Sen. Kamala Harris and her husband, Doug Emhoff, visited the key battleground state of Florida on Thursday to court Black and Jewish voters just days after the Democratic vice presidential nominee's first in-person campaign event in Wisconsin.
Harris met with Biden campaign surrogate Ana Navarro during a visit to Amaize Latin Flavors, a fast-casual Venezuelan restaurant in Doral. During her stop, Harris greeted diners and staff, took photos and picked up large bags of takeout.
Later in the day, Harris held a conversation with community leaders, including fellow members of Alpha Kappa Alpha, the first Black Greek sorority of which Harris is a member, along with past regional president Congresswoman Frederica Wilson and Miami Shores Mayor Crystal Wagar, at Florida Memorial University. The women discussed the challenges that African Americans face in South Florida at the historically Black university in Miami Gardens.
Harris took a direct shot at President Donald Trump saying the president acted in his "political self-interest" after a panelist told a story about how her community has suffered great physical and financial loss due to the impact of coronavirus. The California Senator responded to the woman saying, "our country is grieving, the loss of jobs, the loss of life, the loss of normalcy, the loss of consistency and in many cases the loss of hope and Joe and I talk about that all the time." She added, "we need leadership that sees and recognizes the suffering and is prompted then to be guided by truth and fact, and not what is in their political self-interest which is what we have seen in Donald Trump."
The California senator was introduced by Wilson, a Bahamian American, who said, "We're so proud of you because Black women have carried this nation, this race, this Democratic Party." Wilson added, "For you to be on the cusp of being the first Black Caribbean vice president -- I'm Bahamian -- it means so much. It means so much to our district. It means so much to all of the people here."
Before the discussion, Harris was greeted by Florida Memorial University's marching band, called "The Roar," which played three songs.
At the same time as Harris' event, Emhoff, who is Jewish, held a community conversation with Jewish leaders at the Aventura Turnberry Jewish Center in Miami. Emhoff was joined by Rep. Debbie Wasserman Schultz, Miami-Dade Commissioner Daniella Levine Cava and several local rabbis to talk about issues important to the Jewish community.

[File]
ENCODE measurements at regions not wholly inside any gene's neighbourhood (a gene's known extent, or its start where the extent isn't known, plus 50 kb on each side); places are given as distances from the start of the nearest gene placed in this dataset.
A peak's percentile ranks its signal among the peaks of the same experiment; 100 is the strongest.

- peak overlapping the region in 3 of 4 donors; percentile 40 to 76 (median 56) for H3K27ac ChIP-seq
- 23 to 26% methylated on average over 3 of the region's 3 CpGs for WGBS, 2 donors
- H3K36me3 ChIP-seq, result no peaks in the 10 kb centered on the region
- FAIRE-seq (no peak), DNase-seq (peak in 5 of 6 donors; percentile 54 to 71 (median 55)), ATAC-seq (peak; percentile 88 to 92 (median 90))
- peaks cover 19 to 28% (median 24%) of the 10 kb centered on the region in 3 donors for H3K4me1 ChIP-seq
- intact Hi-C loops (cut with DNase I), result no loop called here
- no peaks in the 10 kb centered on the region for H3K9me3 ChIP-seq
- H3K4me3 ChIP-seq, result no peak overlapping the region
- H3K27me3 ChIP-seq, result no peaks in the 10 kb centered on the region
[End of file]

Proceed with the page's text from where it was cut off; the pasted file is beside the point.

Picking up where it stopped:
Emhoff is not new to campaigning as he was often on the trail during Harris' primary race for the Democratic presidential nomination.
In late August, Emhoff took a leave of absence from his law firm, DLA Piper. Since then, Emhoff has headlined several Zoom calls and fundraisers, including a Lawyers for Biden Virtual Conversation with Emhoff and Harris' brother-in-law, Tony West, on Wednesday. That event raised $960,000, according to organizers.
Emhoff said if he becomes the "first second gentleman" he will focus on issues involving access to justice, which he became interested in as a young lawyer.
"When I first went to court, and I would go into the Superior Court in Los Angeles downtown and I was shocked to see just lining the halls, just people ... just tugging at my -- at the time, double-breasted jacket to say you know, 'Help. Help.' It was just so impactful."
He added, "So for 30 years this has been sticking with me, how some are able to hire these amazing lawyers and many aren't."
While Thursday's events mark the couple's first time campaigning in person in the Sunshine State since joining the Biden campaign, it isn't the first time Harris has targeted Miami. In late August, Harris participated in the launch of the Biden-Harris campaign initiative focused on Latino-owned small businesses dubbed Nuestros Negocios, Nuestro Futuro, which translates to "Our Businesses, Our Future."
The virtual bilingual event was a virtual roundtable discussion focused on Miami, with Harris, Rep. Debbie Mucarsel-Powell and local business owners highlighting the difficulties of running a business amid the pandemic and the role of Latino business owners in job creation and boosting the economy. The first of a series of events will also call on business owners to ensure that people in communities they serve are registered to vote.